Brilliant Venus has slipped into a cloud patch, the crickets are chirping and three times this evening I heard the wheezing honk-bray of the Newell's shearwaters — the adults coming in to nest. Crews have been working to underground the utility lines at Kealia, so hopefully soon the birds will have one less death trap to navigate. When I drive by the construction and see all the guys working, I wonder if the “buck the fird” folks realize the `A`o are providing jobs for their family and friends.
Workers at Makaweli Poi in Waimea are looking at losing their jobs — and westside taro farmers an important market for their crop — because the mill is scheduled to shut down on May 24. Hiipoi LLC, a corporate arm of the Office of Hawaiian Affairs, owns the mill and says it's losing money. But staff and farmers say it's more complicated than that.... At any rate, folks are concerned, and they'll be meeting at 7 Tuesday night at the West Kaua'i Technology & Visitor Center. Others will be addressing the OHA board,which just so happens to be meeting in Lihue Wednesday night. It sure would be sad to see the community lose that resource.
Meanwhile, I've gotten multiple confirmations of reports that defendants trying to enroll in Prosecutor Shaylene Iseri-Carvalho's troubled POHAKU program are being told it's “suspended” and “on hold.” So not sure what's happening there, or how it will affect people who have already paid the $200 and are waiting to take the class. But certainly something is happening there or the program would be functioning as usual.
And I found it interesting that Sen. Daniel Inouye got Hawaii a $128,585 grant to aid the protection of Hawaiian monk seals and green sea turtle, just as his one-time protege, WESPAC director Kitty Simonds, is orchestrating a move to delist the honu. That could signal the delisting proposal is dead in the water, so to speak.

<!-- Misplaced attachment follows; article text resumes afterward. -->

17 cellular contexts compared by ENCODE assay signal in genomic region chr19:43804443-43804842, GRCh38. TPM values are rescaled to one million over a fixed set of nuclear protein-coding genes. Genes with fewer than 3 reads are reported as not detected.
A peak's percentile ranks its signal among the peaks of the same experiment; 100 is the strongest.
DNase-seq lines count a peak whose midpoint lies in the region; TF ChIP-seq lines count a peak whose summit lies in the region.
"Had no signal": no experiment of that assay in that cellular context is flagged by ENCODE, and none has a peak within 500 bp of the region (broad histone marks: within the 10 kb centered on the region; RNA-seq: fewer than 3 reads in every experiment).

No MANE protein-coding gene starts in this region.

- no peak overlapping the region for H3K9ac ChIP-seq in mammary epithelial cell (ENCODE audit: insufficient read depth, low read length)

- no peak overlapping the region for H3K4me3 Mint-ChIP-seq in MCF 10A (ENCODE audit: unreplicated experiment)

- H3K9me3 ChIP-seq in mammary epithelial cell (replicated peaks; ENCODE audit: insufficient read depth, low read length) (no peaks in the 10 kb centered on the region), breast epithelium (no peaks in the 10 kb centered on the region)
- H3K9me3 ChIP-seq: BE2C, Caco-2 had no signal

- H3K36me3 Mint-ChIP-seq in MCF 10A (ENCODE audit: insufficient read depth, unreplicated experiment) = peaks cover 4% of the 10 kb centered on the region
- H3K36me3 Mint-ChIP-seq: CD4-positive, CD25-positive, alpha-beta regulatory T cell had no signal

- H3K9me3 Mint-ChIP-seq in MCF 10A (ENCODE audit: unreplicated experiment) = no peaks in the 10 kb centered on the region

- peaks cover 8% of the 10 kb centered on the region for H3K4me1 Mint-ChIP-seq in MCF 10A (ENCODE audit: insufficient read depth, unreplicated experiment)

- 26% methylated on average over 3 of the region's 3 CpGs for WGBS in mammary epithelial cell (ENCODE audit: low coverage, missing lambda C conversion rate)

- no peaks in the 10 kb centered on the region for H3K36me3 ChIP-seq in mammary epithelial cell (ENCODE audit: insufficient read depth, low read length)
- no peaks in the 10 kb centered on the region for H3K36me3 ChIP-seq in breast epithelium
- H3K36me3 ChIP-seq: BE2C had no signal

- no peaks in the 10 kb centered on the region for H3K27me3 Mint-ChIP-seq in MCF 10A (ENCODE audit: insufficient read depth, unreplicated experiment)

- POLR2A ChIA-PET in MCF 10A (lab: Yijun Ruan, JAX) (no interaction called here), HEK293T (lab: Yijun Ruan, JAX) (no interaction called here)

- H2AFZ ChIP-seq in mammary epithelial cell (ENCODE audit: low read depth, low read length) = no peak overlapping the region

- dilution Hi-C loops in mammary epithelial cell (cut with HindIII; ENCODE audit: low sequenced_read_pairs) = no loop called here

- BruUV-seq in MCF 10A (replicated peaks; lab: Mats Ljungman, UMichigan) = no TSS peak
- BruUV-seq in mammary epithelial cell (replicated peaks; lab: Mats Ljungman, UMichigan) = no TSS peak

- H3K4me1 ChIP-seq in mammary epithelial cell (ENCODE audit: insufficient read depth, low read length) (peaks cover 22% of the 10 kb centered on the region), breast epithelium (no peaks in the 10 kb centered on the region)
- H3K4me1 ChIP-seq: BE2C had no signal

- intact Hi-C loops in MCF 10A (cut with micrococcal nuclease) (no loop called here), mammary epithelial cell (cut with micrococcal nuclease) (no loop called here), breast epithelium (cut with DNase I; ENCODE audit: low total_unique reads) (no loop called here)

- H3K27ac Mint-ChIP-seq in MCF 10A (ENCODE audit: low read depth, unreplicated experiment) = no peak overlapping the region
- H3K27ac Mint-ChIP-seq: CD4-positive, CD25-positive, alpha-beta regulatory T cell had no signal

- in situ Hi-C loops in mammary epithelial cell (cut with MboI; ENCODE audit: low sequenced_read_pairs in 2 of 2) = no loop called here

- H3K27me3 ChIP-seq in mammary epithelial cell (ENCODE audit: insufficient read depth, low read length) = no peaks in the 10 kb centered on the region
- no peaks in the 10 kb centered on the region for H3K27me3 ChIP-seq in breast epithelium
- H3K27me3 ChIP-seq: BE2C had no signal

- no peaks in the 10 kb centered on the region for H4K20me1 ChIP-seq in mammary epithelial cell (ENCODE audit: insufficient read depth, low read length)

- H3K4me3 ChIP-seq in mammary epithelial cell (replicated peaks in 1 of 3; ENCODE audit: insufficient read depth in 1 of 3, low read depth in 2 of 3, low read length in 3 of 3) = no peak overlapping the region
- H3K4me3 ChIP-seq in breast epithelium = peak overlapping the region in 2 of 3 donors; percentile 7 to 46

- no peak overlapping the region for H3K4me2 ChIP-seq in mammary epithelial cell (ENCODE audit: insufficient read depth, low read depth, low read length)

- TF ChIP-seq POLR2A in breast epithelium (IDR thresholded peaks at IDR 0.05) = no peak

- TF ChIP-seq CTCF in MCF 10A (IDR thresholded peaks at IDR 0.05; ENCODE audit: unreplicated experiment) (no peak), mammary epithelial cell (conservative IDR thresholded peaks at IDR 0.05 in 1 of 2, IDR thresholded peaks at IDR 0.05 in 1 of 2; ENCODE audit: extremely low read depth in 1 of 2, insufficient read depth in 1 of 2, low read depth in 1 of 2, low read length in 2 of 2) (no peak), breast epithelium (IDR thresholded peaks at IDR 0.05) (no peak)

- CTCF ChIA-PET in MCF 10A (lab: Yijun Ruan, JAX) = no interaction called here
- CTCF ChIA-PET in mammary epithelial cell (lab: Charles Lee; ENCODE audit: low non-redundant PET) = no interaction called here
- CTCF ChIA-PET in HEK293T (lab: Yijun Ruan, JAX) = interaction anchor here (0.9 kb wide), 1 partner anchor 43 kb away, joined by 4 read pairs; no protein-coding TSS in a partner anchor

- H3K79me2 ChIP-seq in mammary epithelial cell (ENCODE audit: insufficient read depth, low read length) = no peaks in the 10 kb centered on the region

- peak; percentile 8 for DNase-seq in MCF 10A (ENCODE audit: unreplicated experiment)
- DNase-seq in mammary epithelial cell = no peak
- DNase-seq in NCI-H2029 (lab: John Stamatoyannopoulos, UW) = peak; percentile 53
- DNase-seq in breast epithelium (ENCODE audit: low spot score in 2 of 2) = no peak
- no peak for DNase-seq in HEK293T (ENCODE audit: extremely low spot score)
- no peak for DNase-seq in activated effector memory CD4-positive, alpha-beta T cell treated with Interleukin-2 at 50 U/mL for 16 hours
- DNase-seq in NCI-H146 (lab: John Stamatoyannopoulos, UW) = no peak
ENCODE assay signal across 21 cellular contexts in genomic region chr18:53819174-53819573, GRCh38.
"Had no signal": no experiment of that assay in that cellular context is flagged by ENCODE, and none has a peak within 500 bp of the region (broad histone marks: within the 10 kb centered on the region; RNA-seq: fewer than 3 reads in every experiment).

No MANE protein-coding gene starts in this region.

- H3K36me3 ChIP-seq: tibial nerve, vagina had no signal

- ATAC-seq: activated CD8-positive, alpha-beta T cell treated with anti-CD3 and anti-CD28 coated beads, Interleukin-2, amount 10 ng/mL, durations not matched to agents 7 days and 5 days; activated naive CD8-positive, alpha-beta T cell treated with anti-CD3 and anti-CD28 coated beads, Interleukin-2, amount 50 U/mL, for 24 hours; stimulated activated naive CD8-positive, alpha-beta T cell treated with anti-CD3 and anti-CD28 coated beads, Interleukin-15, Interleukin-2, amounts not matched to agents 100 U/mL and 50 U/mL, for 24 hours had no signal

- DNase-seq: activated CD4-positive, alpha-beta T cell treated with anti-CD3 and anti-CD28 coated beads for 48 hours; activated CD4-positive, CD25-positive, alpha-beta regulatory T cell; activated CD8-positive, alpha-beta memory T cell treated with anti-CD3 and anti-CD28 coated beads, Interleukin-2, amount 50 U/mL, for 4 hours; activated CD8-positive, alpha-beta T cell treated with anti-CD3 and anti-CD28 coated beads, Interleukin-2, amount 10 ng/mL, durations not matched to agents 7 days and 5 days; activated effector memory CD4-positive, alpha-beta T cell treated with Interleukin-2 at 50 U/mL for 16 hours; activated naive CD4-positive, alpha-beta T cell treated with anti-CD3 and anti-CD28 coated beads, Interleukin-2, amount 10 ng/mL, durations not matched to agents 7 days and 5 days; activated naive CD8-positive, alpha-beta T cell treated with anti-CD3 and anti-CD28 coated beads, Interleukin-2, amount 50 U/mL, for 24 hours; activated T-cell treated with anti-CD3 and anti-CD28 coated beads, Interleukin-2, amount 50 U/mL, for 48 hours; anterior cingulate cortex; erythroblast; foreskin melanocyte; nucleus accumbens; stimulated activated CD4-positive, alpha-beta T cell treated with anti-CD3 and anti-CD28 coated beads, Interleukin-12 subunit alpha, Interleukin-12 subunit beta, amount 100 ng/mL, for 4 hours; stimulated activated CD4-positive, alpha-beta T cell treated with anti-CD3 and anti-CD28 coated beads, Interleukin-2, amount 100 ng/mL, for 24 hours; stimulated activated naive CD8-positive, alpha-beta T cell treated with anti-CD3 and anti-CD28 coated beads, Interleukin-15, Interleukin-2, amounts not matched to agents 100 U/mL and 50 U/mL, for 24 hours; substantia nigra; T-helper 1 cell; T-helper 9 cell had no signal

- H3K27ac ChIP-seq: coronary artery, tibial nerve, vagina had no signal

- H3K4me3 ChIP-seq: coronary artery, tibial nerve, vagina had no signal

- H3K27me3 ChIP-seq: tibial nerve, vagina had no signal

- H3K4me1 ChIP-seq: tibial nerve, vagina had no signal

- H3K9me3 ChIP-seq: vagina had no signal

I spent the better part of a beautiful day trapped in the courthouse being reminded that the wheels of justice move ever-so-slowly. I, like the 40-odd other people there, had been summoned for jury duty. So we all kind of laughed when the instructional DVD thanked us for being willing to cooperate. I'm not sure l'd call it willing when you're threatened with a possible bench warrant and contempt charges if you don't show. And we laughed again when they said don't be insulted if you aren't chosen.
The judge was Randal Valenciano, and I raised an eyebrow when he told us that after 9-11 people had joined the military to serve our nation and someone could quite possibly have lost their life for our right to serve on a jury. I was like, huh? You actually believe that waging war in Iraq and Afghanistan — and the associated secret prisons, torture, Guantanamo, secret drone strikes, President-ordered assassinations of American citizens who have never been charged with a crime, Patriot Act and NDAA — has enhanced the rule of law in America? But when you're the judge you can say whatever you want.
Still, Randal seemed in his element, and he was in good spirits, which helped to keep the often tedious proceedings entertaining. My number was never called, so I was excused. But as I watched people getting selected, saw their earnest desire to be fair and open-minded, to serve, two thoughts came to mind: humans aren't complete sheeples yet, and we've got to find a way to get average every day people more involved in their government, as in a much more direct form of democracy.